Last time we established the agenda of director Masahiro Shinoda and cinematographer Masao Kosugi to mirror the confusion and conflict of Sasuke with an equal amount of visual disruption for the viewer. From the opening frames, characters are obscured from what in a more conventional film would be normal view. Shadows are nothing new in post Shinobi-no-mono films, but Samurai Spy uses sunlight and mist just as often.

The first scenes in which we see Sasuke, he's nervously wandering a misty cane field, knowing he's being followed, but also realizing he can't see ten feet in front of him either.
Later, an uneasy cease-fire with Sakon, where motivations and morals are obscured by the same reeds. It's a long scene, and the bright cane is constantly (and deliberately) interfering in the composition.
When we do pull out of the frustrating reeds, its to overly wide and distant shots like this. The very distance obscures...
But, this wouldn't be a ninja movie without shadows. They use contrast and chiaroscuro so effectively here, even the white-robed Sakon is thrown into menacing shadow.

Even the conventional use of shadow - during invasions, escapes, hiding, etc. is on a level above the rival films of the time. Just amazing.
But then you get shots like this, which in anyone else's movie is a huge mistake. It's a full-on fight scene, you know who's who, but they chose to hide Sasuke's face. Almost like engaging in the combat is obscuring his very identity from himself.
Overhead shots also obscure the faces - and thus the emotions - of characters. I really love how this shot in a courtyard has a similar texture to the shark skin of the title card.

There is so much mist in daylight at film's end, I can actually picture the climax without revealing any spoilers!

Poor Sasuke… who is friend, who is enemy? Is he doing right or wrong? Is there even a right or wrong to be found? There are no easy answers, regardless of the lighting conditions.

Tomorrow: – some of the weirdest theatrical combat posing and framing ever.

Buy the highly recommended Criterion DVD at VN’s Amazon store.

SAMURAI SPY – Geometry and Lines in Composition

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The 1st of a 4-part look at the visual qualities of Masahiro Shinoda’s Ibun Sarutobi Sasuke

A diagonal cut over a square grid, the interrupting movement of the spy actually reinforces the fact he's somewhere he doesn't belong.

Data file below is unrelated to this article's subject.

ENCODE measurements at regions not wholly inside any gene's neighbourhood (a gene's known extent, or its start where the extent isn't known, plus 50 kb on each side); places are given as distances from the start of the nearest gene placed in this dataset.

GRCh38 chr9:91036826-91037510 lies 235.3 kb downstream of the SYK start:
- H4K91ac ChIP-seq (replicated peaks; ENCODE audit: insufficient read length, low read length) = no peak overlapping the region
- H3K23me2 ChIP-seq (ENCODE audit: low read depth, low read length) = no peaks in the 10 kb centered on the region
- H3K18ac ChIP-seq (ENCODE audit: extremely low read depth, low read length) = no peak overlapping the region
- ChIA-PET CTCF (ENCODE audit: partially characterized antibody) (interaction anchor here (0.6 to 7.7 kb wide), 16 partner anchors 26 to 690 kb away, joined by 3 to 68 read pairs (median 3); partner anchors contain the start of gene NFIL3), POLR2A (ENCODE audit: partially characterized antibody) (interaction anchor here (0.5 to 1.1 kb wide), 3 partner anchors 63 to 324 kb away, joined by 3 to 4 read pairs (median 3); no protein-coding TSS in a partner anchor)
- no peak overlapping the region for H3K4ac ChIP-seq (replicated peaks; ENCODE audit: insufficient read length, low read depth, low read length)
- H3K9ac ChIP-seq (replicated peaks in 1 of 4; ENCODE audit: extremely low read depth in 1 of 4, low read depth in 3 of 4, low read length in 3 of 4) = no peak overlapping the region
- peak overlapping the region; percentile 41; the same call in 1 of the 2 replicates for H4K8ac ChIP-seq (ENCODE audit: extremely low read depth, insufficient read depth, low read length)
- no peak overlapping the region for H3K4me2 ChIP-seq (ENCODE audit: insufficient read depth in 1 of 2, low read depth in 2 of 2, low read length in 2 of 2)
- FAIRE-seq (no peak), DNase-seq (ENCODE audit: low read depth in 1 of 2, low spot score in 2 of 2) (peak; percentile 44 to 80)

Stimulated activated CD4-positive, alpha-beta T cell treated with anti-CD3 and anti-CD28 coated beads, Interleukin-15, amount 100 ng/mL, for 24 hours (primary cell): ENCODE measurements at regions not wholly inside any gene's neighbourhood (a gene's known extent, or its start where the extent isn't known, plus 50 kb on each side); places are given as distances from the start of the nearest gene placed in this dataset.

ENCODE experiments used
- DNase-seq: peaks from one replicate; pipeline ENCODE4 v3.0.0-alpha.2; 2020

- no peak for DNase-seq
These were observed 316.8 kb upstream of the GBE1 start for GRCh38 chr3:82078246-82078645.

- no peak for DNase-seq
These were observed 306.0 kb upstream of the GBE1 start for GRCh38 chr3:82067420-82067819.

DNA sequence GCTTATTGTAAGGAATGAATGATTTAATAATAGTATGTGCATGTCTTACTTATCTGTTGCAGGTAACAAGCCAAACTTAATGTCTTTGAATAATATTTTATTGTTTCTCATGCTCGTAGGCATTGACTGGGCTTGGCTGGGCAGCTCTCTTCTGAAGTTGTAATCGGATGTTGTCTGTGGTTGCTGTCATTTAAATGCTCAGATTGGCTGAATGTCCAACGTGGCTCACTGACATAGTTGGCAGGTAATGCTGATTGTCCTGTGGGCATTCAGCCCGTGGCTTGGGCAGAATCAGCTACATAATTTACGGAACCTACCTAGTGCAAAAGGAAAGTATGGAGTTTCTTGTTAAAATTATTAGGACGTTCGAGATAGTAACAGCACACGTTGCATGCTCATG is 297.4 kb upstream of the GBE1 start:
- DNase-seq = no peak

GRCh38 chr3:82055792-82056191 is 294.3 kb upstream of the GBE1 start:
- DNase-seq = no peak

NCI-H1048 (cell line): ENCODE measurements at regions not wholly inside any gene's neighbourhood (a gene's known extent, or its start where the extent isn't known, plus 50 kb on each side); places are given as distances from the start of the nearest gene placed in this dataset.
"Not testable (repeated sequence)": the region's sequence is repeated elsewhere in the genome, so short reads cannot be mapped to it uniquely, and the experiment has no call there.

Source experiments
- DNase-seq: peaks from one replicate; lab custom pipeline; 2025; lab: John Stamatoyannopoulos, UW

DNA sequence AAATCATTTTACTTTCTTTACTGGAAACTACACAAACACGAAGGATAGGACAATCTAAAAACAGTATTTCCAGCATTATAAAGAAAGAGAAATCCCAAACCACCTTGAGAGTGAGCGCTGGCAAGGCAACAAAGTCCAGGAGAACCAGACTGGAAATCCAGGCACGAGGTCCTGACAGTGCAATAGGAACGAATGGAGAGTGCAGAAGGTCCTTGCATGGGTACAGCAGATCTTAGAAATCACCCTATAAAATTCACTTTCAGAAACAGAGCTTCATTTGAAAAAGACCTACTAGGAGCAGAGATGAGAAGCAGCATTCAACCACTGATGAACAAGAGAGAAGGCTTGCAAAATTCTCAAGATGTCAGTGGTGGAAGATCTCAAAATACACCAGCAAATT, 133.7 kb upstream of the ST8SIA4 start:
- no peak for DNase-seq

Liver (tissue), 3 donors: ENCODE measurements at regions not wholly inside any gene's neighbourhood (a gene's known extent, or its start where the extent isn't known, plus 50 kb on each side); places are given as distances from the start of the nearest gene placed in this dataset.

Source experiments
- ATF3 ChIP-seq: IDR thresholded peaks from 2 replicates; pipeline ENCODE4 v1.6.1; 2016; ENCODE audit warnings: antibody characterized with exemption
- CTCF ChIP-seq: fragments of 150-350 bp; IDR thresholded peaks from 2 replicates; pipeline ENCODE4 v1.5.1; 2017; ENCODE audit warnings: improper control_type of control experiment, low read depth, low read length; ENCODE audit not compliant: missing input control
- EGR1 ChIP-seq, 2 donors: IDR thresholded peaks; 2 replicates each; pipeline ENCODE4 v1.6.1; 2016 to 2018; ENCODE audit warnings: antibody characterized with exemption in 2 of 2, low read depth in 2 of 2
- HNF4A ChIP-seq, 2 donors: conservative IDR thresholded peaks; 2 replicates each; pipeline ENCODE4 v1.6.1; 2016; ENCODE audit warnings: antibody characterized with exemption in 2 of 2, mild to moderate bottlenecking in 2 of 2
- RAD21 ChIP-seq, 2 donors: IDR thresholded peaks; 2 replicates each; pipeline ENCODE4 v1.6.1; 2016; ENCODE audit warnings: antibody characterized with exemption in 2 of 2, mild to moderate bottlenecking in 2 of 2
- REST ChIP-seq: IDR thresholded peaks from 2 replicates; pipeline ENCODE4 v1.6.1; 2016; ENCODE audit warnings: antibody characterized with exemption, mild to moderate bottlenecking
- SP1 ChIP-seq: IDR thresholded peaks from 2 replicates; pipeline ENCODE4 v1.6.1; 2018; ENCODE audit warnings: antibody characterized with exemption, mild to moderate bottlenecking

It doesn’t take long to realize that director Masahiro Shinoda and cinematographer Masao Kosugi were up to something different in Samurai Spy. Different for a ninja movie, or any movie really. The use of lines to point the eye of the viewer is fundamental movie making, but here, the lines are often pointing away from the central character or action of the scene. Other times they crash into each other or cross at weird points. The geometry provides visual clues that pay off with lies, broken rules of compositional physics designed to confuse the viewer as much as the political and moral intrigue of the plot is confusing Sasuke himself.

Sasuke faces Sakon for the first time. The angles are like borders or fences to cross, in addition to the distance, before they can fight. It's a batle that shouldn't even really happen at this point, and it ends with a surprising explosion of upward movement that breaks the gridlines of the bridge. Bridges play an important part later as well.

In the liner notes of Criterion’s DVD, Alain Silver, author of the indispensable The Samurai Film, refers to the visual craft of SS as a “graphic scheme” with “angular and conflicting lines of force,” and those lines clutter frames, confuse the viewer, and ultimately support an underlying theme of the movie – nothing is as it seems and no one can be trusted. You can’t even trust the photography…

Capture lines pull the main character in every direction, just like the plot.
A stoic and rather geometric pose defies the arrows pelting the grid lines of the door behind Sasuke. As it plays out on screen, this whole escape sequence is just tense as all hell.

Samurai Spy ends with a lot of action atop elevated foot bridges. Sakon and Sasuke first meet on a suspension rope bridge, with the martial arts action (stunning slow-motion leaps) defying the horizontal confining lines of the architecture on which they fight. Their final meeting is on a seemingly endless linear walkway. An easy metaphor would have been for the final battle to take place at this bridge’s end, but fighting in the middle of this long expanse makes the symbollic timing of their skirmish just as unpredictable (and like a real life conflict, illogical) as the rest of the film.